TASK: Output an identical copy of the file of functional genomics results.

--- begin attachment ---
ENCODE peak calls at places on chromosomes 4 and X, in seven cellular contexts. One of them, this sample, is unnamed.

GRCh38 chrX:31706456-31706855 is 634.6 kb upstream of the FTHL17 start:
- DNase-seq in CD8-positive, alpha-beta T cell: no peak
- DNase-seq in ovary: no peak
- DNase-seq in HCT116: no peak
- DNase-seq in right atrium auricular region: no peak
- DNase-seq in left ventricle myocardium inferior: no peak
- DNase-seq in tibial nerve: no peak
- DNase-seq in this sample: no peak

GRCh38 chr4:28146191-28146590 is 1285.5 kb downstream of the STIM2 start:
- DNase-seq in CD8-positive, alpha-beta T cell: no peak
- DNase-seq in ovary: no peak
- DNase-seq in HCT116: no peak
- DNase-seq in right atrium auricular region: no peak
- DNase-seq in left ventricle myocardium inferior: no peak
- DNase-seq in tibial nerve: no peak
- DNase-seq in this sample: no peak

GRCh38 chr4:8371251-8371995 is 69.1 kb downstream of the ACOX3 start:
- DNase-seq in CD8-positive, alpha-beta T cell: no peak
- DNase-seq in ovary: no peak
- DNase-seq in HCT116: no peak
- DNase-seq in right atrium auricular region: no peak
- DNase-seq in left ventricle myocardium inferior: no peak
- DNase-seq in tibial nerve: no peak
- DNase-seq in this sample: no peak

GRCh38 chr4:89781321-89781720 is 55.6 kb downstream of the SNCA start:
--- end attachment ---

ENCODE peak calls at places on chromosomes 4 and X, in seven cellular contexts. One of them, this sample, is unnamed.

GRCh38 chrX:31706456-31706855 is 634.6 kb upstream of the FTHL17 start:
- DNase-seq in CD8-positive, alpha-beta T cell: no peak
- DNase-seq in ovary: no peak
- DNase-seq in HCT116: no peak
- DNase-seq in right atrium auricular region: no peak
- DNase-seq in left ventricle myocardium inferior: no peak
- DNase-seq in tibial nerve: no peak
- DNase-seq in this sample: no peak

GRCh38 chr4:28146191-28146590 is 1285.5 kb downstream of the STIM2 start:
- DNase-seq in CD8-positive, alpha-beta T cell: no peak
- DNase-seq in ovary: no peak
- DNase-seq in HCT116: no peak
- DNase-seq in right atrium auricular region: no peak
- DNase-seq in left ventricle myocardium inferior: no peak
- DNase-seq in tibial nerve: no peak
- DNase-seq in this sample: no peak

GRCh38 chr4:8371251-8371995 is 69.1 kb downstream of the ACOX3 start:
- DNase-seq in CD8-positive, alpha-beta T cell: no peak
- DNase-seq in ovary: no peak
- DNase-seq in HCT116: no peak
- DNase-seq in right atrium auricular region: no peak
- DNase-seq in left ventricle myocardium inferior: no peak
- DNase-seq in tibial nerve: no peak
- DNase-seq in this sample: no peak

GRCh38 chr4:89781321-89781720 is 55.6 kb downstream of the SNCA start: